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101 Nov 17, 2006 at 13:43

Hello,

with a set of values defining Triangles I need to know weather a point is in or out of the triangle. Also, for any point that is in the triangle, the code must check if it is in the edge or not.

The following strategy seams to make some sence for the Point in triangle edge situation, however it may not work properly due to float to int roundings.

* Get the two points that define the edge
* Use the y = m x + b and m = y2 - y1 / x2 - x1 to find ‘b’ and ‘m’
* With the coordinates for the PointNew see if it’s in the line and between the other two points. If so, PointNew is in the edge.

And this algorithm would be applied after the coordinates are transformed into perspective projection.

Do you think this will give good (or at least decent) results?

Any other proven techniques?

BTW: Working based only on software rendering, not using DX or Opengl.

#### 5 Replies

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167 Nov 17, 2006 at 16:45

I’m not sure what you mean by asking whether a point is “in the edge”. Because of floating point roundoff error a point will almost never lie precisely on an edge unless it is equal to a vertex. However, you can employ some epsilons for determining if a point is close to being on an edge. Just replace the test of the dot product’s sign with a test for it being greater than epsilon (in), less than -epsilon (out), or neither (edge).

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101 Nov 17, 2006 at 22:00

Hello,

The purpose of doing the “poin in edge” verification is to know if a given pixel is to appear in the wireframe with invisible line removal.

For Example

Using z-buffer algoritm,

For each triangle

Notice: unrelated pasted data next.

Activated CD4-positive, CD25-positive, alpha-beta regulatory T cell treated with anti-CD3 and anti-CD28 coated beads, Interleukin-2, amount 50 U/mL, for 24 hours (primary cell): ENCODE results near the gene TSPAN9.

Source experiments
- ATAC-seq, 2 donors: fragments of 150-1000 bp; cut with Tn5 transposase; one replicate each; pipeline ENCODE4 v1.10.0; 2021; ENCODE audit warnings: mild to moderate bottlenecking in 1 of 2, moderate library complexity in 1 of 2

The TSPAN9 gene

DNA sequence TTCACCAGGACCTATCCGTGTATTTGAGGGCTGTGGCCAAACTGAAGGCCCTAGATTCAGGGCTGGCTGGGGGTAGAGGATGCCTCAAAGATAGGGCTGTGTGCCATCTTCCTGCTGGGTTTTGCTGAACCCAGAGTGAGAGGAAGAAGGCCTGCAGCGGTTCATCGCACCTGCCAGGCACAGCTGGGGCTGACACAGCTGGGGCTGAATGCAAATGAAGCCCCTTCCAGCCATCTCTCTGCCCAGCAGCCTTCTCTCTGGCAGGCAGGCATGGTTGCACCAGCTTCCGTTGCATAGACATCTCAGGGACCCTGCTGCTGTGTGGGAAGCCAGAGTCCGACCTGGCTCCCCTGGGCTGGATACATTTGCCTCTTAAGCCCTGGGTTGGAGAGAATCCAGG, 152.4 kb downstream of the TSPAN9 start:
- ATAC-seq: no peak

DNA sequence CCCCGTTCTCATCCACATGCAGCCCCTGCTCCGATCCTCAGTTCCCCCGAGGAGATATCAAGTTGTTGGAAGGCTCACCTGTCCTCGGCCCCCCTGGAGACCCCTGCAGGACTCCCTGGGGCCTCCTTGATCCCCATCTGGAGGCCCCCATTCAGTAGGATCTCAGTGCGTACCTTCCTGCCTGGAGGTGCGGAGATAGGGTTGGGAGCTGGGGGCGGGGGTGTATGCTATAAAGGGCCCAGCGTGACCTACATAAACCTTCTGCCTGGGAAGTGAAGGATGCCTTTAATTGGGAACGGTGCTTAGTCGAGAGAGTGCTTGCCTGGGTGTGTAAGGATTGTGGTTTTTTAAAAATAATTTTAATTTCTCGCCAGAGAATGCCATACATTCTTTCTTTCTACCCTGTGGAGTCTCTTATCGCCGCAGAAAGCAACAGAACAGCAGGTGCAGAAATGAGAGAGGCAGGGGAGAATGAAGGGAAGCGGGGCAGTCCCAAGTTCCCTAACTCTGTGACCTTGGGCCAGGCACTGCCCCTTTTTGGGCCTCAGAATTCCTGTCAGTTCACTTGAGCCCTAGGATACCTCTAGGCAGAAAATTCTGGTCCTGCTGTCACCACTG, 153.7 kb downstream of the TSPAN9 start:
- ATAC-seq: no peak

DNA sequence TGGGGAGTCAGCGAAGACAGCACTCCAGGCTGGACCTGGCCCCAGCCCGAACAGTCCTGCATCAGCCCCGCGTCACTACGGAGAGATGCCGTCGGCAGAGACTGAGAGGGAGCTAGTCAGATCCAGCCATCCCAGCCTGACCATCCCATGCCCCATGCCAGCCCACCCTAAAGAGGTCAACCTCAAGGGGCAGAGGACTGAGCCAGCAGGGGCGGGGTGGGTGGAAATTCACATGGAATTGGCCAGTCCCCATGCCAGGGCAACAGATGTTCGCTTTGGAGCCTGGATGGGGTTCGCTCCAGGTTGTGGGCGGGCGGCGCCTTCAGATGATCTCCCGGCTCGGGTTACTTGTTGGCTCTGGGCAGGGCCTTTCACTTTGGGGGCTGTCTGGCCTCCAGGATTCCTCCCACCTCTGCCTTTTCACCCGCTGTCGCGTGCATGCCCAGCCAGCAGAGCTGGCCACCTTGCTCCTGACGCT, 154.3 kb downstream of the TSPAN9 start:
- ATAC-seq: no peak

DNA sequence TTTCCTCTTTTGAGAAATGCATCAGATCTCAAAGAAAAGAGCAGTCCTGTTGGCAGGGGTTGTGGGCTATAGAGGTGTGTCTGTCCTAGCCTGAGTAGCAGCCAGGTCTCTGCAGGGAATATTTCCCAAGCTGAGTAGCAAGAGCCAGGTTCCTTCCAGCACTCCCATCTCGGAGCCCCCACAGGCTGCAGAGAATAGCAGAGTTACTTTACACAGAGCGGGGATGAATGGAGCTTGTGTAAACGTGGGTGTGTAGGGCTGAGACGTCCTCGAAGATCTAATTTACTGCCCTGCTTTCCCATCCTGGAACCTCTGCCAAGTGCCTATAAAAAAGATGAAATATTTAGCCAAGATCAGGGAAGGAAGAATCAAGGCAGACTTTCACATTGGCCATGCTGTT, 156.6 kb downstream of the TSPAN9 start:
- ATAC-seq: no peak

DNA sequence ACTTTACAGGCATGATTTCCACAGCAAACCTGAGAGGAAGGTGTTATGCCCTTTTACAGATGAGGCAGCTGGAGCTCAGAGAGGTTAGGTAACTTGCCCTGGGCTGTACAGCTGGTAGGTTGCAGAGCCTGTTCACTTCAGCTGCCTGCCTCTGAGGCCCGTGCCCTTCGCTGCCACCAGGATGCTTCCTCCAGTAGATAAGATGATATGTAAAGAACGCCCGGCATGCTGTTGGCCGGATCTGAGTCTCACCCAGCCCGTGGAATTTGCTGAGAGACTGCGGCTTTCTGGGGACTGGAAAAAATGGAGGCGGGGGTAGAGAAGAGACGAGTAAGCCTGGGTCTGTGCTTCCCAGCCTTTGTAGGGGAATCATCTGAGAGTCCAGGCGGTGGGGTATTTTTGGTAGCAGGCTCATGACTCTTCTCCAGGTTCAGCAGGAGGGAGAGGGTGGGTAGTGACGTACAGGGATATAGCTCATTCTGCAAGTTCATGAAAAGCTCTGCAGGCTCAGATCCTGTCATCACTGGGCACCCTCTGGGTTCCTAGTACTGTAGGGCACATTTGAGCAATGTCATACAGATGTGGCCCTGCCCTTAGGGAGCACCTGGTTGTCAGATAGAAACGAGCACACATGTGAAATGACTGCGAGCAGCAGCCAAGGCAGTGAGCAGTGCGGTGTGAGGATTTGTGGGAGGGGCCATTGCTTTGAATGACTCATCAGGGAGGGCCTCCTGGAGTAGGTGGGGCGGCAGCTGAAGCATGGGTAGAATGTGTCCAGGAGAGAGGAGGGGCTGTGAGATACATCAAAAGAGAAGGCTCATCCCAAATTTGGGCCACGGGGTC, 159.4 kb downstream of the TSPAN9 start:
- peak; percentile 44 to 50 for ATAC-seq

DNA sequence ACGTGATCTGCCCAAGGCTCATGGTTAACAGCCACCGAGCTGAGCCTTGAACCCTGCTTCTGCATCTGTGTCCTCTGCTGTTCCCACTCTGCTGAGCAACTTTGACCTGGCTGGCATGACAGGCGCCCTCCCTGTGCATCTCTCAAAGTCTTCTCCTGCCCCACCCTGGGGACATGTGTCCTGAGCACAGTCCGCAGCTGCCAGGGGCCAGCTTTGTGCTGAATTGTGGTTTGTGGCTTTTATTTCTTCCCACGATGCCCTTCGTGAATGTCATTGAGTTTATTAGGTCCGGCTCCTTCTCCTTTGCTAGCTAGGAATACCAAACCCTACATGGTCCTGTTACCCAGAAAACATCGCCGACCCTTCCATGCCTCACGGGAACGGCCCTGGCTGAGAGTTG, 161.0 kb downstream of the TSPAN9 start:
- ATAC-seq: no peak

For each point in the triangle
If point.z is the closest so far
z[point.x][point.y] = point.z
color[point,x][point.y] = white if point in edge, black otherwise


Then use color array to do pixel plotting.

The initial model didn’t have triangles, just points and a topology matrix. To achive the invisible line removal The z-buffering algorithm requeries that pixels are compared so “faces” are necessary. However the points within the face are not to get painted if they are not the “edge” or “border” of the polygon.

Since the calculations are exact, it may look strange and end up with some weird wireframe.

Other ways to do this?

Note: no Dx or OpenGL.

Thanks.

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167 Nov 17, 2006 at 22:38

Well, the trouble is that if you use a test like this to determine if a pixel’s on the edge, you’re going to get popping and holes and other weird artifacts. In order to draw a line you should really just draw a line, not draw a triangle and try to identify edge pixels. What if, for each face, you just draw a black triangle and then draw the lines with a slight z-offset, to ensure that the lines come out in front of the triangle despite roundoff error?

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101 Nov 18, 2006 at 16:02

Hello,

What do you mean by “draw the lines with a slight z-offset”?

Thanks.

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167 Nov 18, 2006 at 18:07

Make the depth value generated for each pixel of the line slightly smaller than it ought to be. That will ensure the depth values generated for the line will be smaller than the depth values generated for the triangle. Otherwise you will have z-fighting, as some pixels of the line will be in front and some will be behind the triangle due to roundoff error.